I experienced the cost-cutting first. This showed up in the number and quality of the activities offered, the quality of the food, and the number of caregivers available.

Activities – not my idea of good times.

The main reason my family wanted me to move to a large facility was for the activities. Even before the cost-cutting, I discovered that most of the activities were designed around the needs of people who were much older and especially for those who were suffering from early stages of memory loss. I’m sure my children picture me have a lively conversations, going to movies, developing close friendships, etc. Sadly, that did not turn out to be the case. Most of the activities focused on either playing bingo, or playing simple word games. There were crafts every couple of weeks but they were usually at the level of early elementary school. I understand that I was not the target audience for their program. Assisted living activities programs are mostly for people who are over the age of 80, female and with some form of cognitive difficulties.

The one program I truly enjoyed was the music. They brought in professional musicians who performed and encouraged residents to join in singing. Of course that cost money and it was one of the the first programs to be affected by budget cuts. The number of acts was cut in half and some performers just quit coming because the pay was too low. There were monthly excursions and weekly trips to local restaurants but I preferred my wheelchair and public transit for the independence it gave me. Besides, many of the residents needed to be watched carefully, so any trips away from the facility required at least one caregiver for every two residents to make sure no one wandered off. This limited the number of participants to about ten residents.

Dining

I had heard stories about the elegant dinners they used to serve, and you still see pictures of food from those events posted on their website. I never saw any personally however because by the time I arrived all menus were being planned from the central headquarters back east and the local chef was given almost no authority to change the menu or improve the quality of food being offered. In fact, the menus were printed a month in advance and shipped to the facility to be displayed for each meal. After a few weeks, everything seemed to taste the same. That was because many of the foods were based on the same packaged ingredients. For example soups were made from one of four stock bases. Very few items were cut from scratch in the kitchen.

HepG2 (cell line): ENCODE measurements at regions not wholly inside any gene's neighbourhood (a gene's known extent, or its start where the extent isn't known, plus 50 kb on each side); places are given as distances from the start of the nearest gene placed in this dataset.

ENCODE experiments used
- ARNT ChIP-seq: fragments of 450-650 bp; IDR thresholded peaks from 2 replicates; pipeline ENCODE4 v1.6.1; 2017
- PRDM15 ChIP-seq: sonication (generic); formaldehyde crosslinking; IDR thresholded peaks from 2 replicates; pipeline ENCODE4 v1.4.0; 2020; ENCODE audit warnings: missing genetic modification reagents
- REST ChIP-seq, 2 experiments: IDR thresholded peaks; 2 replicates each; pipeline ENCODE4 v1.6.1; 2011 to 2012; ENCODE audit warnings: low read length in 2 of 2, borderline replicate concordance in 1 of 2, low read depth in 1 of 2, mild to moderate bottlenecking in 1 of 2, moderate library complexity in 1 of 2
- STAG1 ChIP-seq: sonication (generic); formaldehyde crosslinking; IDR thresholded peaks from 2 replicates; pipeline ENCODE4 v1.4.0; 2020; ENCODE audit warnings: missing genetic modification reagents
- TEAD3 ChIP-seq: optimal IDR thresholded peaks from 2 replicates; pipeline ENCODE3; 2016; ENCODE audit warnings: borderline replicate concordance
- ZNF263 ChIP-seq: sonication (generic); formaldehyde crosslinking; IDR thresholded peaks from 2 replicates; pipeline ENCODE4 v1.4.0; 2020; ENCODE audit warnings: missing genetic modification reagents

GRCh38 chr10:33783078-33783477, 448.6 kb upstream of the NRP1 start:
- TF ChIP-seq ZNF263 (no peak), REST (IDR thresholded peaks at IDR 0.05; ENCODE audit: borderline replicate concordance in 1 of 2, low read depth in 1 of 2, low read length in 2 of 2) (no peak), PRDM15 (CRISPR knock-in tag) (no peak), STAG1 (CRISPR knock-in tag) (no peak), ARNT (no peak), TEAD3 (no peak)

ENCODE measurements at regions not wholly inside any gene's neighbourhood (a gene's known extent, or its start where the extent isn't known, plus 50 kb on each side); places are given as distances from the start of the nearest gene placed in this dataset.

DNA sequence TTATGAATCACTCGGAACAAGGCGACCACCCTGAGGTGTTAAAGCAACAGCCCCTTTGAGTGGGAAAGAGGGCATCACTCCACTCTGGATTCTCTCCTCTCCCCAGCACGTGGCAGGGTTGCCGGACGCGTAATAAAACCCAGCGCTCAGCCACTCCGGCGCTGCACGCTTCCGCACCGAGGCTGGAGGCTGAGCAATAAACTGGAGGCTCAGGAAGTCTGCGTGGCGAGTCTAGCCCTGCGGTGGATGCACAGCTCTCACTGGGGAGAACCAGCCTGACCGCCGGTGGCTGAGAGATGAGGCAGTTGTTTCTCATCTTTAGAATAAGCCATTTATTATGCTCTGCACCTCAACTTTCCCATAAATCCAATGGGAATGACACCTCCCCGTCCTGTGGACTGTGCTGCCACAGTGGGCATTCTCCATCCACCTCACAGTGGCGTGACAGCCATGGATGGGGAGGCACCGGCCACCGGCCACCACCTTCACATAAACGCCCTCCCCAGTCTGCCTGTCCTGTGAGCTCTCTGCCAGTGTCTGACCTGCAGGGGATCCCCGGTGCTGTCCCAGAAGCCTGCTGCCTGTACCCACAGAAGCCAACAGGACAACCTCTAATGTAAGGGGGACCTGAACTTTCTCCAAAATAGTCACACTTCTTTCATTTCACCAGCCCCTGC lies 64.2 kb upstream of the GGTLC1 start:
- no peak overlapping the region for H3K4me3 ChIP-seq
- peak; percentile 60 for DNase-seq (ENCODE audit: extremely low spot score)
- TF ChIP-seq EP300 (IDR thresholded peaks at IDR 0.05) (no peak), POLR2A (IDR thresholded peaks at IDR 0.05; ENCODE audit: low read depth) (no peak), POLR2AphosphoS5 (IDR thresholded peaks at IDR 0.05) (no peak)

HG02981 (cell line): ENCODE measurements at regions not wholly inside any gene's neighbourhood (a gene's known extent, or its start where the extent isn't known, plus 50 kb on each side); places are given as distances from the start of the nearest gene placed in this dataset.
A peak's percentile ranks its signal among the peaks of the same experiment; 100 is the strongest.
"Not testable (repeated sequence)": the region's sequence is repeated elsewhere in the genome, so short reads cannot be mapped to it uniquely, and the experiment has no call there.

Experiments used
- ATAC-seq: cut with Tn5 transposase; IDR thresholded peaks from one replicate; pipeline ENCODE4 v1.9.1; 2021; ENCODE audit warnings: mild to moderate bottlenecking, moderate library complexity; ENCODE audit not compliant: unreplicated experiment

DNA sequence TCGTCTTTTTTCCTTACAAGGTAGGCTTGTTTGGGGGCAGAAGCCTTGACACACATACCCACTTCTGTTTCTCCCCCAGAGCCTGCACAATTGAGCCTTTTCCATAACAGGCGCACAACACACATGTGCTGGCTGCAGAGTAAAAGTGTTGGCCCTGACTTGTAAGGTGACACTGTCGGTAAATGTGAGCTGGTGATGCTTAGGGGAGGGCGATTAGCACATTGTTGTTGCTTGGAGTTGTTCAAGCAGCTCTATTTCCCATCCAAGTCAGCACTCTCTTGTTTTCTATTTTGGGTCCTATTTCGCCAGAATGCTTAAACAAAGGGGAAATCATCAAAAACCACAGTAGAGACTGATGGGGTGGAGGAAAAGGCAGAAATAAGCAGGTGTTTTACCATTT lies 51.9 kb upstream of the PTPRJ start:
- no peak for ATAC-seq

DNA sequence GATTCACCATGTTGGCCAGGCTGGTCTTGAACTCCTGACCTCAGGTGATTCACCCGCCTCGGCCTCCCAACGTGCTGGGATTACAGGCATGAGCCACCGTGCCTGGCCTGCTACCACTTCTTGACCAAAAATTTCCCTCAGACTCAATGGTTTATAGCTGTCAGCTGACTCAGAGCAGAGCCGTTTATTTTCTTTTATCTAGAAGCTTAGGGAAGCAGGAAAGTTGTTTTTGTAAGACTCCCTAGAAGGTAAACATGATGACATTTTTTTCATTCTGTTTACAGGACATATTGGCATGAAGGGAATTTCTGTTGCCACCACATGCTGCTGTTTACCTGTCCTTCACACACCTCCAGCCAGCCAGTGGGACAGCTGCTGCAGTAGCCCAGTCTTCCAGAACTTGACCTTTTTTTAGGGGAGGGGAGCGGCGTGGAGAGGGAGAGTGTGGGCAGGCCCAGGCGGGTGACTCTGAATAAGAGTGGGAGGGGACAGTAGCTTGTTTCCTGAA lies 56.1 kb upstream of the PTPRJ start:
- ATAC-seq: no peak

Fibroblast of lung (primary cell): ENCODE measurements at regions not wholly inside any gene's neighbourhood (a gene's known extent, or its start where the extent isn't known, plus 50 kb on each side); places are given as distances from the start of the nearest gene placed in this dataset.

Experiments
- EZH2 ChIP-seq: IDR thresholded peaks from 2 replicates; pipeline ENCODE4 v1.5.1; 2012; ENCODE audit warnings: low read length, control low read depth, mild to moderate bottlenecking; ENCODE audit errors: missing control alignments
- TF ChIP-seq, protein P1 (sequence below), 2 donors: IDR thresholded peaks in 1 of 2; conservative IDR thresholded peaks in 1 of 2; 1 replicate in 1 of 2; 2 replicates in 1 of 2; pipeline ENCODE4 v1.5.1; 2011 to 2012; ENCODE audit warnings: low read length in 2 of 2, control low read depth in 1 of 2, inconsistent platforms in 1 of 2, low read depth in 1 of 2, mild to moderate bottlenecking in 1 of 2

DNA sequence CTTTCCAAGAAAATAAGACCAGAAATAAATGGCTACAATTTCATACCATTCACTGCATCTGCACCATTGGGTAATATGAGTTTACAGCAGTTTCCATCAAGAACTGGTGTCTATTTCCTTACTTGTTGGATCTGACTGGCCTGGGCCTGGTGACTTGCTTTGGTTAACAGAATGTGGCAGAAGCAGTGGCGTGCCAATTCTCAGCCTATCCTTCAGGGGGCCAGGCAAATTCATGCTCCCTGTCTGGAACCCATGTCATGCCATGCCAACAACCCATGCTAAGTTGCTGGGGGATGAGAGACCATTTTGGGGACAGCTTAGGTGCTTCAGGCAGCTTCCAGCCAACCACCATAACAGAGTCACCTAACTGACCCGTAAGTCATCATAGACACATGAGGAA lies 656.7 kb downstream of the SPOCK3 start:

No turkey loafing at Huntington Manor.

No turkey loafing at Huntington Manor.

At Huntington Manor, the first step in making chicken soup is to boil some chicken. At The Other Place, most turkey or ham dinners come from deli loafs of turkey or ham. Here, they come from turkeys and hams.

Cuts in caregiving.

Perhaps the saddest result of corporate greed is what happened to the caregivers and their relationships with residents. When I arrived there were seven or eight caregivers on duty during the daytime hours. They were charged with caring for approximately 70 residents. By the time I left, many days there were only five caregivers for the same number of residents. If you are doing the math you’ll see this works out to one caregiver for every 14 residents. Subtract from that the several hours per day they must spend on other tasks such as working in the dining room and there is obviously little time to get to know a resident well. By contrast, at Huntington Manor we have five caregivers on duty during the daytime for 27 residents – – an average of about one caregiver for every five residents. At night, the contrast is even more dramatic. The Other Place has two caregivers on duty at night for all 70 residents. Huntington Manor has three on duty for 27 residents.

At both facilities, the people who actually provide the care are competent and hard-working. Many of them truly enjoy what they do and like to help people. Because the pay levels are so low they typically work two or more jobs to support their families. They deserve our respect. Unfortunately many of the residents have personality disorders that go along with dementia, making them difficult to care for. In my four years of living in facilities, I have never experienced any kind of abuse but I have certainly seen caregivers on the receiving end of it.